The Blackhawks’ American Hockey League affiliate, the Rockford IceHogs, opened training camp this week, and this will be the second go-around for Head Coach Ted Dent, who was promoted before the 2011-12 season. It’s a unique set of circumstances for Dent and the IceHogs this year: In addition to the normal complement of players on the training camp roster, the team has also been assigned players who would likely be tabbed for the NHL roster if not for the current labor situation, including Nick Leddy, Marcus Kruger, Andrew Shaw, Jimmy Hayes, Brandon Bollig and Dylan Olsen.
Dent sat down with chicagoblackhawks.com recently to talk about lessons he learned in his first season as an AHL bench boss, to preview the IceHogs’ upcoming season, and to discuss the luxury of having Blackhawks Head Coach Joel Quenneville in Rockford for training camp.
Now that you’ve been through one full season as an AHL head coach, is there one thing you know now that you wish you knew then?
That’s a good question… You can prepare and learn as much as you can from the guys you work with, which I feel that I did. But until you actually live it and go through it, that’s the only way you can really understand what it’s like to be a head coach in this league. It’s hard to explain, but the amount of pressure you put on yourself as a head coach to come up with solutions, and the different issues that come up, dealing with the personalities and stress of winning hockey games…one of the challenges for me is keeping my emotions in check all year.
Last season, with a lot of first-year AHL players on the roster, the team got off to a bit of a slow start, but things really came together in the second half, and you just missed out on a playoff spot. How can this team keep that momentum going into this season?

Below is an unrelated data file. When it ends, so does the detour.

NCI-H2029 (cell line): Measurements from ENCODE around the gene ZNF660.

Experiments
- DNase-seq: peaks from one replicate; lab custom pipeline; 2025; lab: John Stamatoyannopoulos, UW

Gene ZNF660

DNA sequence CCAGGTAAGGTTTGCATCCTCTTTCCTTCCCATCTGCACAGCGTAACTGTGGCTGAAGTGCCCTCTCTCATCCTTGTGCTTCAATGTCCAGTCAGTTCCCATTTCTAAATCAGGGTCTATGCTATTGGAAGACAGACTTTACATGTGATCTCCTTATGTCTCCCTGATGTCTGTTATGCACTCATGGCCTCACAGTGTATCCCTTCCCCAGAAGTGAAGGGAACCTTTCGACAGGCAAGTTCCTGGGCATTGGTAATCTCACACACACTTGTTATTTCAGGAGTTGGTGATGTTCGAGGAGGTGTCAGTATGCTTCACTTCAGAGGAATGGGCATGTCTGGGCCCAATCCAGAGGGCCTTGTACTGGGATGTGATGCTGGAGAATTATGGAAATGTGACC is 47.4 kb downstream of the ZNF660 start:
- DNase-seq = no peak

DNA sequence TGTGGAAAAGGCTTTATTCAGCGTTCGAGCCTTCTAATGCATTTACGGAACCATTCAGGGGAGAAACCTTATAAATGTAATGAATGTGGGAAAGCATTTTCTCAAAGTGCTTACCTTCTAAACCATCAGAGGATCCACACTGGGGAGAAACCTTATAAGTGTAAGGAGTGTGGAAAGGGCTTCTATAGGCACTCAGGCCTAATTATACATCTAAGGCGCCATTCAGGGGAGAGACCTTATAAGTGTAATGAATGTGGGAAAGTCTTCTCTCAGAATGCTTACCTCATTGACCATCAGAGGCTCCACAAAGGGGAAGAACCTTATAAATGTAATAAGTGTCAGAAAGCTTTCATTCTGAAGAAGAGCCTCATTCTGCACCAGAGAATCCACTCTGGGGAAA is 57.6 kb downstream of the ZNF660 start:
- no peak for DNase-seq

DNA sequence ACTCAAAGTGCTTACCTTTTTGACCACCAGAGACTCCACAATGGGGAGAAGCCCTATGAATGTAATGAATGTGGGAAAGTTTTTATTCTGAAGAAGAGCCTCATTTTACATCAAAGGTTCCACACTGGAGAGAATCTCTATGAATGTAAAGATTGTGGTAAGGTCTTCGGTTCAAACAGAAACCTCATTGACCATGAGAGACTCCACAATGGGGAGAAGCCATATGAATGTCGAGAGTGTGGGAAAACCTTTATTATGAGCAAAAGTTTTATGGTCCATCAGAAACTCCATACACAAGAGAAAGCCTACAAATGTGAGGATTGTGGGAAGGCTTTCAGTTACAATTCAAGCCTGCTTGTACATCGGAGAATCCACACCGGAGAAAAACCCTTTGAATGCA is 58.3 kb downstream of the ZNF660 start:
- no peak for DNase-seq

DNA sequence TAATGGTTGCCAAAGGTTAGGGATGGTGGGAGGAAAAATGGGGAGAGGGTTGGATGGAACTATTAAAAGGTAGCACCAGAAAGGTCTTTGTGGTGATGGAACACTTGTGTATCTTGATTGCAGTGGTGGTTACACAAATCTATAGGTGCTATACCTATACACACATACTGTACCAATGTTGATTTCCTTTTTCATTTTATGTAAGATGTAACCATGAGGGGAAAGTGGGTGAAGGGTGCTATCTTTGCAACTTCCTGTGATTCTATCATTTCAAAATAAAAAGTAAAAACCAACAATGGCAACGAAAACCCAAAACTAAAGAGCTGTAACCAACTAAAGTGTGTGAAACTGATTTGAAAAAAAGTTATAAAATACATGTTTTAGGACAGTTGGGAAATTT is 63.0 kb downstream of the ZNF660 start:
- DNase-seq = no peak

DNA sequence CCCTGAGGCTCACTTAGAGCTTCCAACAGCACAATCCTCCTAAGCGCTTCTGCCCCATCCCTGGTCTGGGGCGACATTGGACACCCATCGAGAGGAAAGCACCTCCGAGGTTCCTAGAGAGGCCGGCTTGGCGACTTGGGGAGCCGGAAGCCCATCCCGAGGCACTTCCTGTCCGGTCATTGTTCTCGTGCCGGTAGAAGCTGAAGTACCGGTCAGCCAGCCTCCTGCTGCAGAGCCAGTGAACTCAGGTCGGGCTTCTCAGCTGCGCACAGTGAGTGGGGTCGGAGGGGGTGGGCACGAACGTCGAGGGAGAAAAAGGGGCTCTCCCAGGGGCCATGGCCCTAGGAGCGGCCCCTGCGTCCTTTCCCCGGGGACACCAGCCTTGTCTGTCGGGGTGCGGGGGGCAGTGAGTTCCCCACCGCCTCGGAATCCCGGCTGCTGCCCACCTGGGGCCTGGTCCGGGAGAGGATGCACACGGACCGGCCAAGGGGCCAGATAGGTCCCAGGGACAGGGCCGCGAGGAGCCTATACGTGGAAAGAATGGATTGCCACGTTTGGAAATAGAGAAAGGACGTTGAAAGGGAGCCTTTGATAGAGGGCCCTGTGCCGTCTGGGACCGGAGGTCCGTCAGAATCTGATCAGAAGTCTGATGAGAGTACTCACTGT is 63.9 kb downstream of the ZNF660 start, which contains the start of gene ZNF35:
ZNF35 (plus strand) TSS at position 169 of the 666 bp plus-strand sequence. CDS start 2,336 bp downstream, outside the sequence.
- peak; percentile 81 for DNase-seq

The one thing is, we don’t want to change too much about the way we were playing or the system we were using; something was working. It’s hard to pinpoint, but we were playing a good, sound team game, we were getting good goaltending and guys were just having fun out there. We want it to be fun, coming to the rink every day, and we want to create that environment here.
With the lockout and so many NHL-caliber players coming to the AHL for some length of time, does that change how you have to prepare on a daily basis?
It really doesn’t affect us at all. We have a schedule in place and we start in a couple of weeks, so it’s training camp as always. We have to get the guys into shape, get them all on the same page as quickly as possible, and whoever we have here to start the season is who we have. It is what it is. We have to get ready to play either way.
You have some familiar faces down here, in guys like Andrew Shaw, Brandon Bollig, Jimmy Hayes and Dylan Olsen—players who graduated to the NHL level last season but are back in the AHL for the time being. Is it a luxury to have those guys back and working with some of the less-experienced players?
It can definitely help the young guys and they can share their experience with our group. The players who have spent time in the NHL have become true professionals. It can only help mold our team into what we’re trying to be: a hard-working, disciplined hockey team that has fun every day coming to the rink while trying to win games at the same time.
That being said, those same guys could be back in the NHL at any time, depending on how the labor negotiations go. Does it affect the team at all, knowing a lot of that experience could move on?
We’re no different than any other team in the American Hockey League, and it affects everyone equally. Every team is in the same boat—we have guys who are ready to come up from the ECHL if that happens, and they can fill those positions. As of now, we’re going day by day, and we’ll start the season with whoever we have.
You were here the last time Nick Leddy was in an IceHogs uniform. Have you noticed a change in him since his last time in Rockford?